A Newmont Mining executive, Omar Jabara, recently stated, “It’s a fact that gold production from mines has been in decline since 2001 and has gone roughly from 85 million ounces to about 75 million ounces a year.” Vincent Borg, spokesman for No. 1 producer Barrick Gold added, “It sort of goes down about 1 million ounces every year and our forecast is that it will continue to decline despite the higher price” for gold nowadays.
Almost everywhere, mineral deposits are being exhausted and new deposits are not being found fast enough to replace them, these experts explain. South Africa, which was once at the vanguard of world production, saw a 9.3-percent drop in production year over year in the second quarter, according to its Chamber of Mines.Globally, “it’s just that the assets are not there anymore,” Tonya Todd, a spokeswoman for Goldcorp, Canada’s second biggest gold mining firm.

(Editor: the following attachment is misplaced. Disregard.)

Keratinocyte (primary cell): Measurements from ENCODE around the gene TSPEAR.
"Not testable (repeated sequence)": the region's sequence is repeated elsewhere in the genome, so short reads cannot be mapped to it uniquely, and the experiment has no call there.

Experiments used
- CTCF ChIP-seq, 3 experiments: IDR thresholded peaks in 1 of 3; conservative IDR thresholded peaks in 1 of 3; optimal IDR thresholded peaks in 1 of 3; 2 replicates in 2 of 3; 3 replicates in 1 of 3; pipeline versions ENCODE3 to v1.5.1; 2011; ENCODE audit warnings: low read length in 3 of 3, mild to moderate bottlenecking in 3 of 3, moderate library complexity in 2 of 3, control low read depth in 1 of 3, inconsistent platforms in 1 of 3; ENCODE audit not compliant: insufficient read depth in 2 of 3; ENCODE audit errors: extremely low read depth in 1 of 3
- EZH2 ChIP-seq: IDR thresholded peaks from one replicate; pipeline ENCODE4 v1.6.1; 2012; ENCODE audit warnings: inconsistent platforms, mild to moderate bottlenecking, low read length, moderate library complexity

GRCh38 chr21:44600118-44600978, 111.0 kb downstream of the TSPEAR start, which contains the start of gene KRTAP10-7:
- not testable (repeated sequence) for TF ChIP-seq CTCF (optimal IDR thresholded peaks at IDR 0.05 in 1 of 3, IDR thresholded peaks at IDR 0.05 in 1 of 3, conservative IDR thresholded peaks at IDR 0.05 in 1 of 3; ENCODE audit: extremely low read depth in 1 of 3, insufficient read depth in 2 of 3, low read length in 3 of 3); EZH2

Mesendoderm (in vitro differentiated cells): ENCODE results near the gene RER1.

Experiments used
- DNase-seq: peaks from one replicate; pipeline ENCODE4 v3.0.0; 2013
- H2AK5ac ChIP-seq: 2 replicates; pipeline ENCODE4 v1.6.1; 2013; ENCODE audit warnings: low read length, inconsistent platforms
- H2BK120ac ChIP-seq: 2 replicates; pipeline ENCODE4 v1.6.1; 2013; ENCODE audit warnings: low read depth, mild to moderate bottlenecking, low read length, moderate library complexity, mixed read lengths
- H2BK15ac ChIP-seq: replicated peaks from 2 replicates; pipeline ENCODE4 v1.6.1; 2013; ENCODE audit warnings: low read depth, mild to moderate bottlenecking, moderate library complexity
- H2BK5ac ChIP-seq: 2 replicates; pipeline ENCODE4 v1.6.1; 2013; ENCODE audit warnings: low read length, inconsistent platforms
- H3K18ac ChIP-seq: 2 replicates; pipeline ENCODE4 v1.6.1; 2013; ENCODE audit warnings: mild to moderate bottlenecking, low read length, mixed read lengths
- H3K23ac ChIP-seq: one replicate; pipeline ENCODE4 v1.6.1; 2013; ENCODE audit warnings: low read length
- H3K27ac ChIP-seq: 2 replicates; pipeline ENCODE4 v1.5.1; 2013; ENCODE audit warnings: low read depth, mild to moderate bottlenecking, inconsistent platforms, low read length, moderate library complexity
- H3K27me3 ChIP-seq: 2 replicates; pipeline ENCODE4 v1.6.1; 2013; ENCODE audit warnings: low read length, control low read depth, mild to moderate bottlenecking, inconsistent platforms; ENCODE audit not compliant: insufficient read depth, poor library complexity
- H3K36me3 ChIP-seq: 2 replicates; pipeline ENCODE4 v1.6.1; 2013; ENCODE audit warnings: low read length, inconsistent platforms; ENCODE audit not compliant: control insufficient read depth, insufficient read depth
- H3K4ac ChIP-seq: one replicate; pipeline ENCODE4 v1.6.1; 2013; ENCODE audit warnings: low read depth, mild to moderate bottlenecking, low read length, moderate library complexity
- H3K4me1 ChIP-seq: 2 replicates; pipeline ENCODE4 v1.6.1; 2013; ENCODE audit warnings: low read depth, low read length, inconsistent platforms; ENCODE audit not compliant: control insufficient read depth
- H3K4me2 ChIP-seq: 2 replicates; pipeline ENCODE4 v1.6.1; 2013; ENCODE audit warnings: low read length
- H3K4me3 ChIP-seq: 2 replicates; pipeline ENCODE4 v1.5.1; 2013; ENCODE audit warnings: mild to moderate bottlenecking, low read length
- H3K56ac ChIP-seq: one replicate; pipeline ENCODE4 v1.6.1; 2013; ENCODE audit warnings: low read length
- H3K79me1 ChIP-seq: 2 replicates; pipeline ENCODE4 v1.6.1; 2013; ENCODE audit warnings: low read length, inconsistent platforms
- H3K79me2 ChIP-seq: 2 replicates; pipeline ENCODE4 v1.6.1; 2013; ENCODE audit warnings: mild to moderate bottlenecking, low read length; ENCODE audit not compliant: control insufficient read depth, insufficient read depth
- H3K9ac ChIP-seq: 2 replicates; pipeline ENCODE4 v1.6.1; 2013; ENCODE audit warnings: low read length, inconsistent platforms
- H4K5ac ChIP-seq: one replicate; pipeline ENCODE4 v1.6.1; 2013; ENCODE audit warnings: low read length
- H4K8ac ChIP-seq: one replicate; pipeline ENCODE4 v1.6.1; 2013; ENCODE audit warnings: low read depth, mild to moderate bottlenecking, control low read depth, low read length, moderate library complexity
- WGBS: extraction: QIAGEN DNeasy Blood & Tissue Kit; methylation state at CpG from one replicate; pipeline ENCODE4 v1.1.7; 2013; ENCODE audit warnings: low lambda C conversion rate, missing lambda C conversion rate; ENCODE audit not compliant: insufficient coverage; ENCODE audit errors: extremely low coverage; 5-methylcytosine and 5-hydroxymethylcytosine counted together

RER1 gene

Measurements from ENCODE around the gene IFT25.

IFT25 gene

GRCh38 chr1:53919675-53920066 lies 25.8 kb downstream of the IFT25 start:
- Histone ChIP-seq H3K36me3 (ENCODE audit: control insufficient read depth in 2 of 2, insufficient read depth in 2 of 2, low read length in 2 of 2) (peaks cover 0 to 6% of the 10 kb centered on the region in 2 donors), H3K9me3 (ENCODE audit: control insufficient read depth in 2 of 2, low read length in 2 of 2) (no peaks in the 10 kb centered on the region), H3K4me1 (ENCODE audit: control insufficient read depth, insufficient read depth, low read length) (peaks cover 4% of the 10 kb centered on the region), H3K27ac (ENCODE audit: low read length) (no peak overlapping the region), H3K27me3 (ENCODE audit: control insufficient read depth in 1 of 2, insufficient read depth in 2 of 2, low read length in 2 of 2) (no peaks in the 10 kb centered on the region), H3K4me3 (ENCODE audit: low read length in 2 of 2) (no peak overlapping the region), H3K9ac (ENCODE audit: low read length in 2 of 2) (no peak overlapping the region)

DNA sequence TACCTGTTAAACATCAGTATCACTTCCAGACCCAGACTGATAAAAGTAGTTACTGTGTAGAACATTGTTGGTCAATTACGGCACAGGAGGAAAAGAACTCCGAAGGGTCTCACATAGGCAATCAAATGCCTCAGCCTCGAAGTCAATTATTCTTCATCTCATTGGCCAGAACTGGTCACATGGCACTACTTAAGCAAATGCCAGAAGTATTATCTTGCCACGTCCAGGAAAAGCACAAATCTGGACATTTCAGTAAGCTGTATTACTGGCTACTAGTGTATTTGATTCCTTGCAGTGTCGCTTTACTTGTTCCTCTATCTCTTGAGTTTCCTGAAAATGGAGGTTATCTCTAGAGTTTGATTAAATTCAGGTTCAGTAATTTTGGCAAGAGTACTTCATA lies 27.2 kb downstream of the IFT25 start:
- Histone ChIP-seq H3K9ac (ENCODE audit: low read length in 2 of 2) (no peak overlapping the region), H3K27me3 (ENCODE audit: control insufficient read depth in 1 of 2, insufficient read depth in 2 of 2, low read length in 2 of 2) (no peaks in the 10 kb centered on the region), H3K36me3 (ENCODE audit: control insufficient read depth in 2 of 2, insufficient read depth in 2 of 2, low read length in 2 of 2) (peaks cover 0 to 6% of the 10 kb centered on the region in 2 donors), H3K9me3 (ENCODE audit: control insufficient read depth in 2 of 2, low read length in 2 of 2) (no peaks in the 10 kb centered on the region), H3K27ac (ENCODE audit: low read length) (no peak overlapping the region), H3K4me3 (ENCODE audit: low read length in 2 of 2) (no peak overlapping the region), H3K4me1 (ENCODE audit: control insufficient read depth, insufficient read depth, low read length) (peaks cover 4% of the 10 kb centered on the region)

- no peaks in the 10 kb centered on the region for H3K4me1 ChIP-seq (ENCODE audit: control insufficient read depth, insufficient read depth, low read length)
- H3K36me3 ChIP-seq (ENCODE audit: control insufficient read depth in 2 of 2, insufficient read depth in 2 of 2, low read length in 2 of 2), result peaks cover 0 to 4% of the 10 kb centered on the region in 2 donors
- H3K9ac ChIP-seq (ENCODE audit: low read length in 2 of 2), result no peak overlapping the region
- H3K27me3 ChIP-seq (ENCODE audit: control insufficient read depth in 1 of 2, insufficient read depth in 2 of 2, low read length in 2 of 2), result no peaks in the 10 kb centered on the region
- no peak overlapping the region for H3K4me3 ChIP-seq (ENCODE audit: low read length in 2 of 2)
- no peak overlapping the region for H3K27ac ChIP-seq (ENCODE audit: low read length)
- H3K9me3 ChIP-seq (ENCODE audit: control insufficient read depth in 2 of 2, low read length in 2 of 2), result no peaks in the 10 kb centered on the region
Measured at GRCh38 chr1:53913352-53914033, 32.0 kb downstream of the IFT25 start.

“Just because gold reached a new high today doesn’t mean we can send a message to our 26 mines saying produce as much gold as you can today because they are already,” said Borg. “It’s not like a water tap you can turn on and it comes right away.”
The bottom line is reduced supply and increased investor demand means higher prices.